Cuts to NIH funding might effect local researcher


Guest Blogger:  Dr. Kazuma Nakagawa, Assistant Professor of Medicine, Division of Neurology, Univerisity of Hawai`i, John A. Burns School of Medicine, and vascular neurologist at the Neuroscience Institute, The Queen's Medical Center.

Stroke can be debilitating not only to the patient but to their entire ohana. My lifelong commitment is to reduce the incidence of stroke in our community through research and education. I am truly grateful that the American Heart Association has been supporting my research effort. Unfortunately, recent cuts to research funding that I receive from the National Institutes of Health (NIH) due to federal budget sequestration are threatening to cut short my work to better understand disparities that we’re seeing in stroke in Hawaii.

Through an AHA-funded retrospective study I was able to identify that 34 percent of the patients that were treated at The Queen’s Medical Center experiencing intracerebral hemorrhage before the age of 45 years were Native Hawaiians and Pacific Islanders. After age 45, only 16 percent were Native Hawaiians and Pacific Islanders. Through NIH funding I was subsequently awarded I am now trying to determine the causes of the strokes in young Native Hawaiians and Pacific Islanders.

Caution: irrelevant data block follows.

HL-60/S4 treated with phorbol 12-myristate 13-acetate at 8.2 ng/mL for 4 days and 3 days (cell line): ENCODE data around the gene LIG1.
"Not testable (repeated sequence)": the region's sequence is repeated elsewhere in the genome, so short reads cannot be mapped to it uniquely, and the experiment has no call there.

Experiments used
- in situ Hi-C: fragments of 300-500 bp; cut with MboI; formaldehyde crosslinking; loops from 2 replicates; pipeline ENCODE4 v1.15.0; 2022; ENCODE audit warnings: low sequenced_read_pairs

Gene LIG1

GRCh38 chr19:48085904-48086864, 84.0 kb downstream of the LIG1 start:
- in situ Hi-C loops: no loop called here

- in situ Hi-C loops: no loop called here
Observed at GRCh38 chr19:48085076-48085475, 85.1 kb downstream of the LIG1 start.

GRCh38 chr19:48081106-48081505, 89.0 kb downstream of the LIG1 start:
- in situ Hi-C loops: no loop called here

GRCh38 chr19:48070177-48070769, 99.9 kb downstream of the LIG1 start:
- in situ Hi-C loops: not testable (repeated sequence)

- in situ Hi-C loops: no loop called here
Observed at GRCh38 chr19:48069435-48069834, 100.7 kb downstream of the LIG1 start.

Besides genetics, environmental factors – such as diet, stress, unhealthy lifestyles and a lack of good health care – could also affect the higher incidences. We need to better understand all of these factors to possibly begin to lower incidence rates in those populations. However, cuts to federal NIH funding, if it continues, may make it difficult to complete my study. It’s important to let our legislative representatives know that those cuts could potentially impact lives in our state.


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